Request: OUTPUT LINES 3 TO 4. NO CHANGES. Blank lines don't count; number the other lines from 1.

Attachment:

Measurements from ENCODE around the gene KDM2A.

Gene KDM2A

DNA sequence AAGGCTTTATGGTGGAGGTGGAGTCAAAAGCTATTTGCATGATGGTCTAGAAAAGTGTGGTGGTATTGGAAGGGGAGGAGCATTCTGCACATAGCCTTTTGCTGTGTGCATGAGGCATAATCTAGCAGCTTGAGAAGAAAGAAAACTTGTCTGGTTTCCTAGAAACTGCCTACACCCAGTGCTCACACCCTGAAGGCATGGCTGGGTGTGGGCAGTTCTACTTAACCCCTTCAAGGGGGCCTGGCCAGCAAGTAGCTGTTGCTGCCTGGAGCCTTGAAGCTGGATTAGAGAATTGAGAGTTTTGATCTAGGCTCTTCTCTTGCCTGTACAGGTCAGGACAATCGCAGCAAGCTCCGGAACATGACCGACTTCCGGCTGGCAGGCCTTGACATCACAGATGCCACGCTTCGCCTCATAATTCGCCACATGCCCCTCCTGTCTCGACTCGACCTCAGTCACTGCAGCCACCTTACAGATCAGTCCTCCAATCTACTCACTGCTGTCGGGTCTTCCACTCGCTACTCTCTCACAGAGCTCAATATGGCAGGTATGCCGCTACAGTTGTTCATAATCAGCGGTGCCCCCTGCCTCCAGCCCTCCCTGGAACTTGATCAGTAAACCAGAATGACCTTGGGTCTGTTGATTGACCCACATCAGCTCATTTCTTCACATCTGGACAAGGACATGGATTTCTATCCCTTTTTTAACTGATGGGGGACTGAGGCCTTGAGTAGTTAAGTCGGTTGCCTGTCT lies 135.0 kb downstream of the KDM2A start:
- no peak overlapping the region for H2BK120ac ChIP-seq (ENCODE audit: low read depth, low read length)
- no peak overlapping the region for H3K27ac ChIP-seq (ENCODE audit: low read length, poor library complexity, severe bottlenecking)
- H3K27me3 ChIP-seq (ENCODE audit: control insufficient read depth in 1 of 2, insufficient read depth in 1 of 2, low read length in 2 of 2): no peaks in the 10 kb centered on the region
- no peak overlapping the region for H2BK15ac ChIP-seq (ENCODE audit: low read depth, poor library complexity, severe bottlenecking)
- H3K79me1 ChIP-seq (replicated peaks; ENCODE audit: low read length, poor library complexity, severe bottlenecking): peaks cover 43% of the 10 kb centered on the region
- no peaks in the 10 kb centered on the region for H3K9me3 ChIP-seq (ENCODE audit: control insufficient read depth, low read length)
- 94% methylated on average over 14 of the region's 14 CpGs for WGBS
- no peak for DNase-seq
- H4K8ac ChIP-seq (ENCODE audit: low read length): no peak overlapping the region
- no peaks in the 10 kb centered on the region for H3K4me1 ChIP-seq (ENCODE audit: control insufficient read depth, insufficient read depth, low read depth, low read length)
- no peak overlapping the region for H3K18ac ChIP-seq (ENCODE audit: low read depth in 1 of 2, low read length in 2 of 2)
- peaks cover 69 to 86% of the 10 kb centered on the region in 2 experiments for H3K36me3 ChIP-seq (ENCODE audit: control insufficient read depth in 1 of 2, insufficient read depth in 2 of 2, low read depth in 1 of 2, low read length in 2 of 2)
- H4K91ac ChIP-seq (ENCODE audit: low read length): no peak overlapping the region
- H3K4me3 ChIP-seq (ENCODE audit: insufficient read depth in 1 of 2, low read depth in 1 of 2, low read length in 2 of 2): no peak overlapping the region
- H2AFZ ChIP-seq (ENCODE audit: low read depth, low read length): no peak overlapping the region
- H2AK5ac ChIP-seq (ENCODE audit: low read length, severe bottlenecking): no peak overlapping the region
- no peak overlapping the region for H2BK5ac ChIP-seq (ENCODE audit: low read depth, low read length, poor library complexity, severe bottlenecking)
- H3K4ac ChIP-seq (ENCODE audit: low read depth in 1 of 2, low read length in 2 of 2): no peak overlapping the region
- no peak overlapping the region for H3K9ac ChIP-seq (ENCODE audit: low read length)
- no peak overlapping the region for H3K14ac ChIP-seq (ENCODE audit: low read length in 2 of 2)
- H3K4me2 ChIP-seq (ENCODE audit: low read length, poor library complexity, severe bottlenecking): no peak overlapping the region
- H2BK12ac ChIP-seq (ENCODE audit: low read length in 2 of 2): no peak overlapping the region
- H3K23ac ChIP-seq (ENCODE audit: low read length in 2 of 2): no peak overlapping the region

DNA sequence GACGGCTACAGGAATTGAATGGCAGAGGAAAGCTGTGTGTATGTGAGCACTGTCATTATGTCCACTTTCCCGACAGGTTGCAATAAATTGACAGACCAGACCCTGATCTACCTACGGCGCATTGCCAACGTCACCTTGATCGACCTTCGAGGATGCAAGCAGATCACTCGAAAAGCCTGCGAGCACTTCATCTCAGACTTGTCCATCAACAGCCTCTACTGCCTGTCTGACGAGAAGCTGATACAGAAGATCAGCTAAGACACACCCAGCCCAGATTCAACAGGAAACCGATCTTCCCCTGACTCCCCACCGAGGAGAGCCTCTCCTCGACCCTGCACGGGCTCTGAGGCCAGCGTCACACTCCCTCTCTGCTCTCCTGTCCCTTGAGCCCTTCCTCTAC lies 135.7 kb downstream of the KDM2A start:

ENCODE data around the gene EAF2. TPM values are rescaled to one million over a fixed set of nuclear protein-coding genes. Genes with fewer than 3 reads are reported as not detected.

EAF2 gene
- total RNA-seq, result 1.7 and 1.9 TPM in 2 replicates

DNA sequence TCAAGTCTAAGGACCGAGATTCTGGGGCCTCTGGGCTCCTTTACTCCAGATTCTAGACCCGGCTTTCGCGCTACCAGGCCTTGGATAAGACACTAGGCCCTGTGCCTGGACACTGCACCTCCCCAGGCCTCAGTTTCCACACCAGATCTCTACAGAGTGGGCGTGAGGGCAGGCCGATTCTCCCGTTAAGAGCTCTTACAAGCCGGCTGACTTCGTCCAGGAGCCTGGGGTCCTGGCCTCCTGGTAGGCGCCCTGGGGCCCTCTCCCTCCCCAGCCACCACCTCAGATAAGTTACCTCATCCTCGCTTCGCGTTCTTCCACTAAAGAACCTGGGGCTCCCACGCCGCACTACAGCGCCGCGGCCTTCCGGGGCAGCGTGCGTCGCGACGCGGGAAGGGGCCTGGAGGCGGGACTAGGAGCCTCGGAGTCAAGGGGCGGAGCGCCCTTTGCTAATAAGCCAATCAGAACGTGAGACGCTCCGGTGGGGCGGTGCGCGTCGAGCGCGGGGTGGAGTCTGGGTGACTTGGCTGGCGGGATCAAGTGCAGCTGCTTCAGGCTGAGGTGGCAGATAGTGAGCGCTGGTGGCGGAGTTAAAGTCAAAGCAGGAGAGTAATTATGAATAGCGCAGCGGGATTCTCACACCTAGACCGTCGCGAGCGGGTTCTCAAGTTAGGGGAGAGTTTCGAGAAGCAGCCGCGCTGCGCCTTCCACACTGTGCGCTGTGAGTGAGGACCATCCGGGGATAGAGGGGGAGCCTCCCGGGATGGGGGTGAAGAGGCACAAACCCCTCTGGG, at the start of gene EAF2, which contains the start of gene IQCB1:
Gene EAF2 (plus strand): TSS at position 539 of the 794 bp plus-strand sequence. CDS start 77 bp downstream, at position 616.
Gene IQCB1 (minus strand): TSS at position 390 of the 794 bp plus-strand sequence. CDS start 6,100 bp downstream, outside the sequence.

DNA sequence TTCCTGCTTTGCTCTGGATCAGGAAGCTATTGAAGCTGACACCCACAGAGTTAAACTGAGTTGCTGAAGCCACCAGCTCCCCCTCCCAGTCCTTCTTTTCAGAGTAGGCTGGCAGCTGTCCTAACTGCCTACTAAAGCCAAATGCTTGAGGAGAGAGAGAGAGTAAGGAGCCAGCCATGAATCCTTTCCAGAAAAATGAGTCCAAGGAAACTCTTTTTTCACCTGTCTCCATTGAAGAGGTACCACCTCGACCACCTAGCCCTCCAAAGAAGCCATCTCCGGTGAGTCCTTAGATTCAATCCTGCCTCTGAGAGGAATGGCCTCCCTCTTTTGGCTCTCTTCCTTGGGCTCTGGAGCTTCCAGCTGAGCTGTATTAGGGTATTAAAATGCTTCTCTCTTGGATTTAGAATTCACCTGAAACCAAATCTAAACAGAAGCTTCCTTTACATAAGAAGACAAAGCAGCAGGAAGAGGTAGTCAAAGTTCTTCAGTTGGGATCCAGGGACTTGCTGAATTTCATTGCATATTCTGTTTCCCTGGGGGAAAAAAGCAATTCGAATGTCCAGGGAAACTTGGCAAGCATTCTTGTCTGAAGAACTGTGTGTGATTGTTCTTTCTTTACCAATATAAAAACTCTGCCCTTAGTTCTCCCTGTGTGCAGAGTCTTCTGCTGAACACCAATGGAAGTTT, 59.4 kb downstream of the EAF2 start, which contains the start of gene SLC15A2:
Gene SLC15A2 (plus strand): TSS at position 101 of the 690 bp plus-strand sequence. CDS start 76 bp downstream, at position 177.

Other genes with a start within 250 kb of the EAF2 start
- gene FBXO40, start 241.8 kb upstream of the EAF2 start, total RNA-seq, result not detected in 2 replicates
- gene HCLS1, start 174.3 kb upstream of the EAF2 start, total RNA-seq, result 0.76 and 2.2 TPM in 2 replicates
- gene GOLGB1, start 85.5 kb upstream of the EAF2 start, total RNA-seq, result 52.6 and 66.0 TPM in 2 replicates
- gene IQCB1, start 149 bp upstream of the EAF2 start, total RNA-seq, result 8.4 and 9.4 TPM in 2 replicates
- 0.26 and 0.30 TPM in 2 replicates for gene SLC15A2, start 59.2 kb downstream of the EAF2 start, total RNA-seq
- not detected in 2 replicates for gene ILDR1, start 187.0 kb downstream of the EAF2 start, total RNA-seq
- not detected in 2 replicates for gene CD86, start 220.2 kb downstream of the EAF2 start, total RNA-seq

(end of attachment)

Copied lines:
DNA sequence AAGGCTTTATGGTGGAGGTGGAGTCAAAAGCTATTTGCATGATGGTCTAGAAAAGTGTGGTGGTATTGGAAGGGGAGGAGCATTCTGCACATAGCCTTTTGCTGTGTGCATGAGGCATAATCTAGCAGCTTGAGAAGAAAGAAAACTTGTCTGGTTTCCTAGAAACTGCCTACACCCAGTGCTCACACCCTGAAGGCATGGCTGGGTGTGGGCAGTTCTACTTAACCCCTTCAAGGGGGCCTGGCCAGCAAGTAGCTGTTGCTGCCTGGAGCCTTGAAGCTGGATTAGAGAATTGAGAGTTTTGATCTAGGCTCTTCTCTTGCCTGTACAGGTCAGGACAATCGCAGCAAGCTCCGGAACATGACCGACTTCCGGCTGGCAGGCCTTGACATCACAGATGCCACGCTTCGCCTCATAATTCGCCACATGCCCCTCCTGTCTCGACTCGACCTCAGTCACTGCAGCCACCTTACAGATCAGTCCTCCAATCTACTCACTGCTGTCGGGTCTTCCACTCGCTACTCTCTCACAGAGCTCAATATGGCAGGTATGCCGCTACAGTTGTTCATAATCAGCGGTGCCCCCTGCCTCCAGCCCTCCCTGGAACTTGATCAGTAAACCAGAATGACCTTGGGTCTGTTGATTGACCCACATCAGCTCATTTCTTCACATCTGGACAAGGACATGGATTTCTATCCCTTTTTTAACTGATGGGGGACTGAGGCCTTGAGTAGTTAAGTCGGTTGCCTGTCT lies 135.0 kb downstream of the KDM2A start:
- no peak overlapping the region for H2BK120ac ChIP-seq (ENCODE audit: low read depth, low read length)